More On Legal & Compliancefrom The Advisor's Professional Library
- Conducting Due Diligence of Sub-Advisors and Third-Party Advisors Engaging in due-diligence of sub-advisors isnt just a recommended best practice it is part of the fiduciary obligation to a client. An RIA should be extremely reluctant to enter a relationship with a sub-advisor who claims the firms strategy is proprietary.
- Client Commission Practices and Soft Dollars RIAs should always evaluate whether the products and services they receive from broker-dealers are appropriate. The SEC suggested that an RIAs failure to stay within the scope of the Section 28(e) safe harbor may violate the advisors fiduciary duty to clients, so RIAs must evaluate their soft dollar relationships on a regular basis to ensure they are disclosed properly and that they do not negatively impact the best execution of clients transactions.
The Financial Industry Regulatory Authority (FINRA) has issued a regulatory notice addressing price volatility concerns associated with low-priced equity securities in customer margin and firm proprietary accounts. The notice advises that close attention be paid to low-priced equity securities; price volatility is usually associated with low-priced equities because they are inherently volatile. But what does FINRA consider a “low-price equity,” and what does it mean for you and your customers?
FINRA advises firms to weigh the risks that come with low-priced equity securities before extending credit in strategy-based or portfolio margin accounts. FINRA cautions firms to consider “volatility and concentrated positions in a single customer account and across all customer accounts, as well as the daily volume and market capitalization of each security when imposing ‘house’ maintenance margin requirements.”
For instance, it is more likely for newer companies to have low-priced equities due to their undeterminable earnings (unlike older companies with higher-priced equities which have already established themselves in the market). Further, low-priced equity securities can be removed from an index, which also raises the equity’s volatility level and price risk.
A house maintenance margin requirement is the minimum equity level that the customer must maintain in his or her margin account. This requirement is unique to each brokerage firm. Generally, a firm’s house maintenance requirement will be higher than the federal maintenance margin so that firms do not subject themselves to high risk levels if customers are unable to maintain their minimum equity levels.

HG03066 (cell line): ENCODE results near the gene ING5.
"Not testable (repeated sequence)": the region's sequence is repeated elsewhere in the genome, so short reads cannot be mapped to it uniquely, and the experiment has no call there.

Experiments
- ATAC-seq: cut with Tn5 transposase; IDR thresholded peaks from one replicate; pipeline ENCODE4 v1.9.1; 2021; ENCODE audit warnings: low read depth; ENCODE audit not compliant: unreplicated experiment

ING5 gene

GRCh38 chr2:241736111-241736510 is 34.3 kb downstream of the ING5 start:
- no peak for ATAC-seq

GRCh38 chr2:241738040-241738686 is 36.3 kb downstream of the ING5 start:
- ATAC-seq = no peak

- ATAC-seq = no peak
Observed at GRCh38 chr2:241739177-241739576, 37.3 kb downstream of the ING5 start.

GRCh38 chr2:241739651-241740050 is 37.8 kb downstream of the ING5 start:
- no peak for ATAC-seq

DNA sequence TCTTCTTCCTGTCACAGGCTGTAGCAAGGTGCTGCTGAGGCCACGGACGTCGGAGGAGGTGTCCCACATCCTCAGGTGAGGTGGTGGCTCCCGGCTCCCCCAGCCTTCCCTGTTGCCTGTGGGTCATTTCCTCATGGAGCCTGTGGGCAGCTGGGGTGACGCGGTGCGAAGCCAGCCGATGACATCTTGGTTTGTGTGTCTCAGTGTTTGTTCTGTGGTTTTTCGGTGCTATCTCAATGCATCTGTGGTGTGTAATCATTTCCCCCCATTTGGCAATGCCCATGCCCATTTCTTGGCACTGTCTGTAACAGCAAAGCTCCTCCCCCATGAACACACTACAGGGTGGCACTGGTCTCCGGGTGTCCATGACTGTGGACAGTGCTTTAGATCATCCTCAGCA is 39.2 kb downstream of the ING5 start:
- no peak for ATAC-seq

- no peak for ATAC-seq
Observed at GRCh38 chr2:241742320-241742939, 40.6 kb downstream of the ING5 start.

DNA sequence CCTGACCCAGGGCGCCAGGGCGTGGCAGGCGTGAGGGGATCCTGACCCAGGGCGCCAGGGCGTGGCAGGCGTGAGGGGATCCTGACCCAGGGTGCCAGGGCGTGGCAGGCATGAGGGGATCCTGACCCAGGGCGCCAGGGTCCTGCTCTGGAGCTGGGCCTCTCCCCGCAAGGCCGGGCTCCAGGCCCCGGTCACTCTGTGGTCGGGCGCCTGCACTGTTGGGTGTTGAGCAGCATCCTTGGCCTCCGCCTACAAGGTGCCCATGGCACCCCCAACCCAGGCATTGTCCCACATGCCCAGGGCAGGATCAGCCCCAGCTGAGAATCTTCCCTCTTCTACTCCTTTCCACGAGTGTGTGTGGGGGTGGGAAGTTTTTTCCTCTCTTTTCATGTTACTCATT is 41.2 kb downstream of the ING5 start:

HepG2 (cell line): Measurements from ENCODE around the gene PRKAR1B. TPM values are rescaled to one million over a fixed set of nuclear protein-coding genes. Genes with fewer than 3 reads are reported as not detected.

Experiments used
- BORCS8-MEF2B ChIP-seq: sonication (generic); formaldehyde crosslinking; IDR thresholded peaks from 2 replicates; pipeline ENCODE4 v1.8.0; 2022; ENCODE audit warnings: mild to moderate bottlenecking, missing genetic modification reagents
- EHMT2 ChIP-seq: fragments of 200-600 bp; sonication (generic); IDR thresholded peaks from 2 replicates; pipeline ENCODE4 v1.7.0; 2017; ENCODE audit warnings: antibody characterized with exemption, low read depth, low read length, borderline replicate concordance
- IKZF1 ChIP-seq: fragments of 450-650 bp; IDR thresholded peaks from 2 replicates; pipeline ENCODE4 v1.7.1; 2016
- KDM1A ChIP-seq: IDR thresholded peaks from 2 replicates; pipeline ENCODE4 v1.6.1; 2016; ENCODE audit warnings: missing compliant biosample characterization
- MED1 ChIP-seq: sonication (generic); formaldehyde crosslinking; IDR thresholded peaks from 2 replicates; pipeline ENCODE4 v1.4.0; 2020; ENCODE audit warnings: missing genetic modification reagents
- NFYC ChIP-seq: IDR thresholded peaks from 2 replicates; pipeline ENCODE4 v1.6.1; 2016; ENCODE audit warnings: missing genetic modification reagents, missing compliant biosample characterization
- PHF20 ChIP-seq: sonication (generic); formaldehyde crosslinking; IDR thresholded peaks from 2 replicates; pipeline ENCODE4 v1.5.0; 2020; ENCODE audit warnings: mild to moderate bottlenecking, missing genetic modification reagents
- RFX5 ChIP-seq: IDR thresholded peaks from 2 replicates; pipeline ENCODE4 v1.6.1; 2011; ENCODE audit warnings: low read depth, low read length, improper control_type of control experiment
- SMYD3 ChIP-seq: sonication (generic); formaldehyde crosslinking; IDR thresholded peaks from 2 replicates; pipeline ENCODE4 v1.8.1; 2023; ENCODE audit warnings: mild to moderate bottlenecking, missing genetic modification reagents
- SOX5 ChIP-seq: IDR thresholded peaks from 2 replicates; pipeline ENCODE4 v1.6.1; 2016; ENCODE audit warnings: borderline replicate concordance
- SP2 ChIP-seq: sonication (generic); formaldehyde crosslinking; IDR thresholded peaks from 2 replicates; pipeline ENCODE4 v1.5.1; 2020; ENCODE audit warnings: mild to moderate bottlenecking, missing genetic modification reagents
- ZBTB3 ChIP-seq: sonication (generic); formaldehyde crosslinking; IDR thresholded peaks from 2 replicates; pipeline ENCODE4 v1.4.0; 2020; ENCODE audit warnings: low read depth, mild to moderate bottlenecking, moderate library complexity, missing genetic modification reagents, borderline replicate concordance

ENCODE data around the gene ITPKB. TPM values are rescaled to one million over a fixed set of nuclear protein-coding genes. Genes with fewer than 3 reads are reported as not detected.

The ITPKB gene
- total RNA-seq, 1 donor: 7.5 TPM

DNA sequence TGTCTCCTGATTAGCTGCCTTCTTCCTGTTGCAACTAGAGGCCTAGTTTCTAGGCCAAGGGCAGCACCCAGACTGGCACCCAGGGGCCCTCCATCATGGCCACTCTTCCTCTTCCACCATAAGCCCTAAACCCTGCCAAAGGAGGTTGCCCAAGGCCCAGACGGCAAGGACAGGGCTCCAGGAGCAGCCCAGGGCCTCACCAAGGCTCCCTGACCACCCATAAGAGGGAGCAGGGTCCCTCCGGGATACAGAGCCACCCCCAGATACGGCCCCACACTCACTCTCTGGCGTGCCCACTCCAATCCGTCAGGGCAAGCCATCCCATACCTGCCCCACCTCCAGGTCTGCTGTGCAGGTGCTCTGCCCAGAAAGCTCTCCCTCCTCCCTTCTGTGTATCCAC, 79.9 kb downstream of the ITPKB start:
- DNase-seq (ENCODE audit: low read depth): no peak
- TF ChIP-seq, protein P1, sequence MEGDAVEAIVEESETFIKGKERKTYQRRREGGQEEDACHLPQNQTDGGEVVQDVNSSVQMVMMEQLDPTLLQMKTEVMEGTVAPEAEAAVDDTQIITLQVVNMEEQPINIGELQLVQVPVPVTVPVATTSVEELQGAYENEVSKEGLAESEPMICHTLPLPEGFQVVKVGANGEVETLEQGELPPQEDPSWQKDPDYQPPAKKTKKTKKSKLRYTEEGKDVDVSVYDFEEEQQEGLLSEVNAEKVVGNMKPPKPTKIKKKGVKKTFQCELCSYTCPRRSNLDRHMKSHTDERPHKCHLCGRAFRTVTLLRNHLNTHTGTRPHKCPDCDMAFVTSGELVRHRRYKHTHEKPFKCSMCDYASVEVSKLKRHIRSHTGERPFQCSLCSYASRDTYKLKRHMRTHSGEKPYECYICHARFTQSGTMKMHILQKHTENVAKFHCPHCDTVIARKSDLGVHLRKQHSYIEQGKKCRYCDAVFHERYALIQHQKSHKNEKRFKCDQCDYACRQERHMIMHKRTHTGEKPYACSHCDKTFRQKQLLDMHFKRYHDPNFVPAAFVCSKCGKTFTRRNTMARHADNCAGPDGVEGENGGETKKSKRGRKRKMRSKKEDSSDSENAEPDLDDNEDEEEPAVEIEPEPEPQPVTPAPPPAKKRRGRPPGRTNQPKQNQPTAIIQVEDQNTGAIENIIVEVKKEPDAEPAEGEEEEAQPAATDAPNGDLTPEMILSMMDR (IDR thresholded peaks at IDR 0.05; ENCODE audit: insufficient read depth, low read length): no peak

The federal requirement for long equity securities is approximately 25 % of the current market value; it is approximately 30 percent for short equity securities. For portfolio margin accounts, the minimum maintenance requirement –for long and
short equity securities – is determined by the Theoretical Intermarket Margin System’s (TIMS) stress range of plus-or-minus 15%.
The FINRA notice fails to define “low-priced equity security,” but the presumption is that the notice applies to stocks trading at below $5 per share. Because of the volatility often present at that price point, FINRA is recommending that firms consider whether to voluntarily increase their margin requirements for these equities.
Implementing increased margin requirements safeguards customers’ accounts by ensuring they can cover large price fluctuations – and reduce the risk of brokerage firms being left on the hook for uncovered margin account balances. By understanding and balancing the volatility risks associated with low-equity securities, firms can keep these equities in margin and firm proprietary accounts without unnecessary risk to the firm or its customers.
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See also The Law Professor's blog at AdvisorFYI.